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Op-Ed: The Other Boycott

My fellow Jews, the terrorists are having their way. Not directly - the Israelis stand firm and are dug in for the long haul. But outside of Israel, the war is being lost every time you go on vacation somewhere else, every time the temple decides not to send its youth group to Israel, every Bar Mitzvah in Israel that is cancelled, every Birthright slot that goes unfilled. The same people who are c
Published: Tuesday, August 27, 2002 11:49 PM


I just returned from ten days in Israel. I was in Jerusalem, Haifa, Safed, Tel Aviv and many other places from the Northern Galilee to the mid-Negev. Israel remains the wonderful, spiritual, inviting, warm and wonderful country it always was, welcoming visiting Diaspora Jews as honored and loved members of the family.

Yet, something is missing, hurting Israel economically and spiritually. Missing are the Jewish tourists who are boycotting Israel, abandoning Israel and her people in their time of greatest need.

Everywhere I went in Israel I talked to people who told me the same thing - they desperately need the tourists to come back. Over 6 million Jews live in Israel every day and they don't understand why the world's other Jews think it's too dangerous to even visit. One of Israel's biggest industries is (or was) tourism; the boycott of Israel by Diaspora Jews is hurting the economy - a lot. There is more than economic pain. As Avi the cabdriver told me, "For me, I will survive. But I worry about the children, the next generation." Avi's children see that their Dad can't make a living in Israel and so they are talking about moving to India where they see greater opportunity.

My fellow Jews, the terrorists are having their way. Not directly - the Israelis stand firm and are dug in for the long haul. But outside of Israel, the war is being lost every time you go on vacation somewhere else, every time the temple decides not to send its youth group to Israel, every Bar Mitzvah in Israel that is cancelled, every Birthright slot that goes unfilled. The same people who are canceling their subscription to the LA Times or writing letters to Norway about their boycott of Israeli products are themselves destroying Israel bit by bit with their fear.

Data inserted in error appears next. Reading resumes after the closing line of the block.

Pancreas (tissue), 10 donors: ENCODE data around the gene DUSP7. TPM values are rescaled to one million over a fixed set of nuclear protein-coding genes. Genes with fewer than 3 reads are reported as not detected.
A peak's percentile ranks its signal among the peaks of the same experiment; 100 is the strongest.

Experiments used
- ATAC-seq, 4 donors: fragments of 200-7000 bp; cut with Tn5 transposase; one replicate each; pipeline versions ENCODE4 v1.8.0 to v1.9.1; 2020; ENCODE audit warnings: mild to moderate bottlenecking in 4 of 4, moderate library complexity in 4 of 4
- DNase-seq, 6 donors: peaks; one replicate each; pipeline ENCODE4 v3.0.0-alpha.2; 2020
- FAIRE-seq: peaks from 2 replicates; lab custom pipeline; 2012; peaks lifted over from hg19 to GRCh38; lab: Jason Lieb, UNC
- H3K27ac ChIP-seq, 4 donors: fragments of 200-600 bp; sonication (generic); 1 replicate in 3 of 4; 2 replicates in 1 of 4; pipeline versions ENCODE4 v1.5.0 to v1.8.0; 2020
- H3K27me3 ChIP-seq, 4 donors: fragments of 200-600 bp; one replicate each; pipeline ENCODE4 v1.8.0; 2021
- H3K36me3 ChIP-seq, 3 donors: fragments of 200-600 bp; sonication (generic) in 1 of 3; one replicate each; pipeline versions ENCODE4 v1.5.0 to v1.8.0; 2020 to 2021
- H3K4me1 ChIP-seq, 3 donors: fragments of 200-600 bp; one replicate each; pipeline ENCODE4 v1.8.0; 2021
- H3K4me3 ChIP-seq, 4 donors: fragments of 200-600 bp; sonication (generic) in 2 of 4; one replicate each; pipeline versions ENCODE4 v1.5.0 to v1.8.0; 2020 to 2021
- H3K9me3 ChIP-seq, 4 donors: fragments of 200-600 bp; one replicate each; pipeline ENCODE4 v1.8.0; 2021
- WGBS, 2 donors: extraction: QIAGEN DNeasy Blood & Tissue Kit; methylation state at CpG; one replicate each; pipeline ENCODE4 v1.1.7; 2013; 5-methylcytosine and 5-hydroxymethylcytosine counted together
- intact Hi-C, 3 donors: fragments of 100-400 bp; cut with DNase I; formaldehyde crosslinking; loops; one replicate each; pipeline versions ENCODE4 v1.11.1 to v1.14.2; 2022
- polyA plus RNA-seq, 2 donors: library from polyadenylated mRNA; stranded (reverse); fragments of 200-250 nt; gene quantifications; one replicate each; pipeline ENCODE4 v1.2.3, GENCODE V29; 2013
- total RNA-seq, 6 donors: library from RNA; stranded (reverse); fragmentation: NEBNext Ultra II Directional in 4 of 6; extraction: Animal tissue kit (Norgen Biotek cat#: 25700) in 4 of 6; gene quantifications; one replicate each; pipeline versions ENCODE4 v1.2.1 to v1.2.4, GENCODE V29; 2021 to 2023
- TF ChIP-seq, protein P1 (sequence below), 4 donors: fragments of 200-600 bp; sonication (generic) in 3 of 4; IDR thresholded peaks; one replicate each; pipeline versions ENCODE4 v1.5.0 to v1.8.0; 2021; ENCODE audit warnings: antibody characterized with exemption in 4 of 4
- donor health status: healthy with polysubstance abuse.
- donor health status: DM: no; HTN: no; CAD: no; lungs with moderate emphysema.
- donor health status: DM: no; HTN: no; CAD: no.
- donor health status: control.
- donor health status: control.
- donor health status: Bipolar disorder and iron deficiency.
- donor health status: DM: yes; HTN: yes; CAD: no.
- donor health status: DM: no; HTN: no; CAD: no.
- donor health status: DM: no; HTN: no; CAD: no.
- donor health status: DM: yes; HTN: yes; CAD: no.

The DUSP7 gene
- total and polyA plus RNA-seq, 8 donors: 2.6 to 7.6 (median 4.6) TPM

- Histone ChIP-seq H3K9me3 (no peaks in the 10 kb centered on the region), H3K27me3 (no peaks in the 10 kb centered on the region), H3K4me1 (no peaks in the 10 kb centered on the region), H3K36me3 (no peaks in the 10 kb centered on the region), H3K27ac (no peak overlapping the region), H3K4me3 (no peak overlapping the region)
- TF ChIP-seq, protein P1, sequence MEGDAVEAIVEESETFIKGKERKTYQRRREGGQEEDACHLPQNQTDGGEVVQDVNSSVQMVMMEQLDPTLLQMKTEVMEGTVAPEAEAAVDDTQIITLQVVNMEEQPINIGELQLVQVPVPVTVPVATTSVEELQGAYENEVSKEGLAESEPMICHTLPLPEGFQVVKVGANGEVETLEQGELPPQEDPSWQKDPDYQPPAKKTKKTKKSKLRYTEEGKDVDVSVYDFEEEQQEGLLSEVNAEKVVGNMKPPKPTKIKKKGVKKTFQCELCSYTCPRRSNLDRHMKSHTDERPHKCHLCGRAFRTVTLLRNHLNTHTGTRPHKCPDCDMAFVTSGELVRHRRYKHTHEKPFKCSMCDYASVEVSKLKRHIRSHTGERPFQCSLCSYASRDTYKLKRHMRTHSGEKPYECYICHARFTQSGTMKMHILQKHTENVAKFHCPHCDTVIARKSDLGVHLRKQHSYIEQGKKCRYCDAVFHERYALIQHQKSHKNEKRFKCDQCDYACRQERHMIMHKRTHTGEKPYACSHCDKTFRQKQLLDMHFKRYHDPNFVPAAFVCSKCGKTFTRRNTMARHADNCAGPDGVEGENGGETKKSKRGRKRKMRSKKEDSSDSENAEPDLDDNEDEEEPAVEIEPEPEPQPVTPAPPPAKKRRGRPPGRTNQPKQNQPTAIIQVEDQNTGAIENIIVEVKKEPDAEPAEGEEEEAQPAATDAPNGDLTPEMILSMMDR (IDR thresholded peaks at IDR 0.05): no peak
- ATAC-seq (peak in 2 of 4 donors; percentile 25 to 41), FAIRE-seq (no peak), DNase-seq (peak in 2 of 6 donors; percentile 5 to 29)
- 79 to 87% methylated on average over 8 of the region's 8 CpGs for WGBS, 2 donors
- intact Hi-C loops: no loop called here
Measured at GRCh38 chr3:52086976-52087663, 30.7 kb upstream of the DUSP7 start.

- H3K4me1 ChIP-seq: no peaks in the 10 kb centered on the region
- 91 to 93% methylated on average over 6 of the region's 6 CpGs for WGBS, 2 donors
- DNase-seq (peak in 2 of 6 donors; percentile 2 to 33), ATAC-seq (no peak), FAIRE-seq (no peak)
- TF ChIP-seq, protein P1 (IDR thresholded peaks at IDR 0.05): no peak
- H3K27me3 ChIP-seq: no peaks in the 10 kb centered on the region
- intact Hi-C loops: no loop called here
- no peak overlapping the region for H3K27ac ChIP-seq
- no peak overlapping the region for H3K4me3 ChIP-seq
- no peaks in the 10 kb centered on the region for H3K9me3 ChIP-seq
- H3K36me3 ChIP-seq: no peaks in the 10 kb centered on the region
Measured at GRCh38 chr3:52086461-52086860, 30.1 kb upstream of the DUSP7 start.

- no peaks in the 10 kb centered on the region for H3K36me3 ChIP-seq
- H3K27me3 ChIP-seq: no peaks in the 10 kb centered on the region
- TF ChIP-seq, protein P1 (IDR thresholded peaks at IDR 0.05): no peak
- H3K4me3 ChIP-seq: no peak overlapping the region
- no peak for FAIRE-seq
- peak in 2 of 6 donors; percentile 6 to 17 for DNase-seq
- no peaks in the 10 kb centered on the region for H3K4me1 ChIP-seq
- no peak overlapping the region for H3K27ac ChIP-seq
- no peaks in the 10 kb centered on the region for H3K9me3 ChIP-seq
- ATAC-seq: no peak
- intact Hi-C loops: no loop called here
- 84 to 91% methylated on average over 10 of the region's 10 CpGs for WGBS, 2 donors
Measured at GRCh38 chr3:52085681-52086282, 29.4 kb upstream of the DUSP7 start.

It is undeniably true that there is an increased risk in Israel, but there are deaths on the highways and people don't stop driving cars. People don't stop smoking or lose weight even though they know it hurts their chances for good health. Yet they have stopped going to Israel. Why? One factor is the media. All you see on TV are ambulances screaming down the streets, blown-up buses surrounded by rescue workers, reporters in flack jackets with tanks in the background. But that's not reality. When you are in Israel you see normal people going about their lives; you see 3,500 years of Jewish history increasingly excavated by archaeologists; you see happy young people in IDF uniforms proudly defending their country, and by extension Jews everywhere. You can swim in the Mediterranean Sea or float in the Dead Sea, or go camping along the Jordan River along with vacationing Israelis. You can be enchanted by Safed or pray at the Kotel. There is still city nightlife, shopping malls, festivals and celebrations. All this and more is there and accessible with little or no feeling of danger.

When you decide not to go to Israel and decide not to allow your children to go, you are making a tragic mistake. You undermine Israel today, you jeopardize Israel's future and you teach your children to be cowards in the face of danger. Yes, there is a risk when you go, but you corrode your soul when you stay away.

Imagine the effect on Israeli morale, on the Israeli economy, on world opinion and on the terrorist masterminds if every time there was a bombing tourist traffic increased. If El Al had to put on extra flights, if hotels were booked to capacity, if Jewish historical sites had waiting lists to get in... Imagine! And why not? Only the personal decisions of thousands of frightened Jews is preventing that from becoming reality.

In the future, when the history of this time is written, what will be your legacy? That you stayed home? I challenge you to write a different history, that you faced the risk and made a crucial difference when it was most needed.

Stop the boycott. Go to Israel. Go again.
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Chuck Chriss, President of the Jewish Internet Association.